- Authorities in the United Kingdom have unveiled a statue of the former South African President, Nelson Mandela, in London.
Flanked by his Mozambican wife, Graca Machel, Mandela joined British officials, including the Prime Minister Gordon Brown to witness the symbolic and historic occasion.
After five years of intense debate, British officials finally agreed to erect Mandela’s statue in Parliament Square in, Central London, in April. It is erected close to those of the former British Prime Ministers, Winston Churchill and Benjamin Israeli.
The statue idea came from the skull of the late South African anti-apartheid activist, Donald Woods.
Prime Minister Brown praised Nelson as the "greatest and most courageous leader of our generation".
Mandela told the ceremony thus: "Though this statue is of one man, it should in actual fact symbolise all of those who have resisted oppression, especially in my country."
A trustee of the Mandela Statue Fund, Lord Richard Attenborough, hailed the bravery of Mr Woods.
"He fled his country with his wife and five children and came here as a refugee, thrown out by the apartheid system," Lord Attenborough said, adding that Woods “would have given anything to have been here today because it was his concept."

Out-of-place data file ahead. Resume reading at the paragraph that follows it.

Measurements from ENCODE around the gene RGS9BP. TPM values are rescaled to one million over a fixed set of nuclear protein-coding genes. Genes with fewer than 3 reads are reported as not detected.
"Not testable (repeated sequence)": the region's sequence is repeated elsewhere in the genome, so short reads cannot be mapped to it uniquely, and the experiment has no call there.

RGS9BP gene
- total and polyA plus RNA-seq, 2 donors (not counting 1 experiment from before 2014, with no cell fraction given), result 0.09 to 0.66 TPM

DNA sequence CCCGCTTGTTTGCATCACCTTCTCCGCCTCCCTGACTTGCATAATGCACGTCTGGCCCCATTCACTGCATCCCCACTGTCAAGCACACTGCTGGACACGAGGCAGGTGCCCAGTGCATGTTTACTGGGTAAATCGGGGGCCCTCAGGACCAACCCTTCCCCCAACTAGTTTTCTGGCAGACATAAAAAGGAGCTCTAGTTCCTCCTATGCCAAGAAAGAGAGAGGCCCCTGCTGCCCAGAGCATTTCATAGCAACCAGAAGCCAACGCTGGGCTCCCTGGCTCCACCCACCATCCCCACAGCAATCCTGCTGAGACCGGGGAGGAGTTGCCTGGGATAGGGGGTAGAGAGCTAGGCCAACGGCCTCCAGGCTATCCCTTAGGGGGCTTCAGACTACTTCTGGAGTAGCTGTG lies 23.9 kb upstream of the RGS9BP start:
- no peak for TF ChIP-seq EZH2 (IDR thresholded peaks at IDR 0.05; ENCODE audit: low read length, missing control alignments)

Mr Woods’ wife, Wendy was in attendance. "This statue will remind the world of the human qualities that Mr Mandela has,” she boldly said.
"These are qualities which have helped South Africa put paid to its past and helped us on our first step towards a future where all people can flourish and lead happier lives."
Mr Livingstone said Mandela will ever be remembered for teaching the world the “amazing truth” and that “justice can be achieved without vengeance. I honour you and London honours you."
Mandela, 89, had dedicated his entire life to fight against apartheid, inequality and repression in South Africa. His price was to spend 27 years in jail in Robben Island, Western Cape. Mandela’s unshaken courage, determination and strife for justice for all South Africans [blacks, whites or coloureds] earned him the first black President of a new South Africa in 1994.
Mandela asked South Africans to throw away racial or other differences and unite for national building. He stepped down after serving only one term in office. Mandela continues to earn the greatest respect in the world. He had bagged so many distinguished world awards, including the Nobel Prize.
A Nigerian author of The Indispensable Visionary, Dr. Emma Etuk, named Mandela among the world's sixth most influentical visionary leaders. Others were Prophet Moses, Jesus, Muhammed, Mahatma Ghandi and Martin Luther King Jr.
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